As usual, Donald Trump just barges in and disregards the the advice of his Joint Chiefs of staff, and the generals in his Cabinet, regarding any build-up of the Military. For instance, the recently-commissioned USS Titan of the Seas carrier cost $11.4 billion. Also on the drawing board is another carrier, the JFK. One can only assume, however, that the Kennedy, scheduled to be commissioned in the another five or six years, will have a somewhat larger price tag.
When a carrier sails out of port, it also requires a support fleet of cruisers, destroyers, submarines, re-supply ships and tankers for re-fueling. Earlier this year, the newest destroyer, the USS Zumwalt was commissioned. It had a price tag of $4.6 billion; however, the ship’s compliment required only 143 sailors to man it, or just less than half the size crew of the previous most-recently commissioned, and much smaller, destroyer.
Given theses numbers, it is difficult to fathom what the total expense of just one carrier is, when the protective and support cast is included.
The range of the jets, which take-off from a carrier is only a few hundred miles, and then they must return to the carrier, half way through their fright before they run out of fuel. Both China and Russia, on the other hand, each have land-based missiles—with a range of over 1,000 miles—that can shoot-down any jets or missiles.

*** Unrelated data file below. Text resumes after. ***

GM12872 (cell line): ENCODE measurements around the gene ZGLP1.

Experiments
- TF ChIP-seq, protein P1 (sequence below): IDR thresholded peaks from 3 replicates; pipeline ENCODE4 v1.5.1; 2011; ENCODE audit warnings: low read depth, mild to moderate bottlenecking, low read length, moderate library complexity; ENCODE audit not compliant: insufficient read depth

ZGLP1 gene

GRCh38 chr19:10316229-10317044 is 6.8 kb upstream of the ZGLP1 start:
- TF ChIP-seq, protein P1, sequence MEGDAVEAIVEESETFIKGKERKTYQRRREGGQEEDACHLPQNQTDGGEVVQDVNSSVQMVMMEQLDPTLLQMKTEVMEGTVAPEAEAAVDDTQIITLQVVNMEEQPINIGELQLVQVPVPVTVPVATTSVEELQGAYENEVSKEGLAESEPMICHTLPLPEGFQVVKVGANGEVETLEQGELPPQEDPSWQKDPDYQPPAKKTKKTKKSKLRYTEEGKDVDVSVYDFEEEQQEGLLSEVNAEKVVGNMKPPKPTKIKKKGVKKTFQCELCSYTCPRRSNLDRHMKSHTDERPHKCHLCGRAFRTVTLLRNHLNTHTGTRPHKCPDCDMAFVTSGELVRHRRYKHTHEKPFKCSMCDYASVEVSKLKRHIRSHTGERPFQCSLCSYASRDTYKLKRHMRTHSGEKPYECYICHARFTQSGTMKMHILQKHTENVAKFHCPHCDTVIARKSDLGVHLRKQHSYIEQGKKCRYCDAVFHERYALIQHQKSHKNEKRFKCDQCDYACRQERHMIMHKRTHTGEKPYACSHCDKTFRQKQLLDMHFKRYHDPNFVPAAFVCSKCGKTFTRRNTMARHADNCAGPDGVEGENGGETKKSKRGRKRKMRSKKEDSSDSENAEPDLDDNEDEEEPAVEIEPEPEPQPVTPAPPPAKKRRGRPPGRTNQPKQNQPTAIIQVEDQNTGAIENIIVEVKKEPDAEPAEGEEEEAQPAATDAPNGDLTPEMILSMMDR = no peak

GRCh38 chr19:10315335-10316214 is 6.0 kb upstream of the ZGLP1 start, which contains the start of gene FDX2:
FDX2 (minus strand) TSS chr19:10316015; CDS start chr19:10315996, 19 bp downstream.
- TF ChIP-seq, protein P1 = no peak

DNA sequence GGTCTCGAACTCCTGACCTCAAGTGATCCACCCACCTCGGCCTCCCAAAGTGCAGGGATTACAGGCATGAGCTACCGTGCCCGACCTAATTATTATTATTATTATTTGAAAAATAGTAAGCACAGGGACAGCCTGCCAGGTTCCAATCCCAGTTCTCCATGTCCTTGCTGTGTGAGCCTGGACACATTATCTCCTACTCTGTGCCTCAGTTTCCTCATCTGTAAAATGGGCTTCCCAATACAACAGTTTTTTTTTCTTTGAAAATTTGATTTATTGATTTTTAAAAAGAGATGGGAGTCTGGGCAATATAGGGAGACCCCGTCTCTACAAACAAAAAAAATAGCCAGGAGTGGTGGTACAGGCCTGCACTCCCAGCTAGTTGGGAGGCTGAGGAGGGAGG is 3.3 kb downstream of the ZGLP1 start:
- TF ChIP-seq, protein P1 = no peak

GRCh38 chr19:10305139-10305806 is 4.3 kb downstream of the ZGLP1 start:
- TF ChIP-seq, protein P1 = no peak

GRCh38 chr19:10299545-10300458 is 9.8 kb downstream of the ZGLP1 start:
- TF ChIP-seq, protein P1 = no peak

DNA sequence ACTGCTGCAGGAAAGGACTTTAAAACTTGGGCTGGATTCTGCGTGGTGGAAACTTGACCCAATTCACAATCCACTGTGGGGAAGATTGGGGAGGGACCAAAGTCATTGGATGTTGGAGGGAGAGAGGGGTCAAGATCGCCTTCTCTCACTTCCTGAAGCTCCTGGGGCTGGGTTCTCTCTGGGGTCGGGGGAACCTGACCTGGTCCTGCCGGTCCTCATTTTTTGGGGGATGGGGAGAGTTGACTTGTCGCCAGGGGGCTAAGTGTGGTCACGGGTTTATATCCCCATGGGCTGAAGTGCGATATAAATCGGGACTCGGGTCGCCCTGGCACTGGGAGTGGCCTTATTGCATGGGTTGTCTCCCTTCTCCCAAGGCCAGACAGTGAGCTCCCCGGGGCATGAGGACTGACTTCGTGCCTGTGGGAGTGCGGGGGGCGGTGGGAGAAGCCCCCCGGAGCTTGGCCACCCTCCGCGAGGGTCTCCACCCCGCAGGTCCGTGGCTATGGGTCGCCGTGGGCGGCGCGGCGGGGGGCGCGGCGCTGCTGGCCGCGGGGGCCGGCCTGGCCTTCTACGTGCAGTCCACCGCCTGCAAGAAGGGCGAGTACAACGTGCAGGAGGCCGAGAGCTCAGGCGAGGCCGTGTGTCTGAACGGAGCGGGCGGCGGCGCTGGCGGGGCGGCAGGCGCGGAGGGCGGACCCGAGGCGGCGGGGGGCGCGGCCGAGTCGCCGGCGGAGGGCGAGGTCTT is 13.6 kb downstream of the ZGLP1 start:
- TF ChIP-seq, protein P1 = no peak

So the question is: are there any rational reasons to invest such vast sums on one carrier group, when they may serve little purpose? Over the past decades, the Navy has been reducing the “silhouette”, or target size of such large ships. In fact, a guided missile in most cases, fired from a smaller ship, especially a submerged submarine, can serve the same purpose, more effectively, at a considerably lower cost and with little risk.
In fact, ground troops can also benefit from also when they are deployed in smaller, more disciplined groups, and with well-defined missions. Massive armies with super firepower just tend to get in the way, and are not necessarily a match for primitive combatants, who can easily blend in with the local populace.
Lastly, as I have mentioned previously, the unnecessary troops have been known to get into trouble, and even commit deadly atrocities. The best thing that could happen, even before engaging in what might be deemed an unnecessary war is to question, terribly, terribly hard, why we should enter it.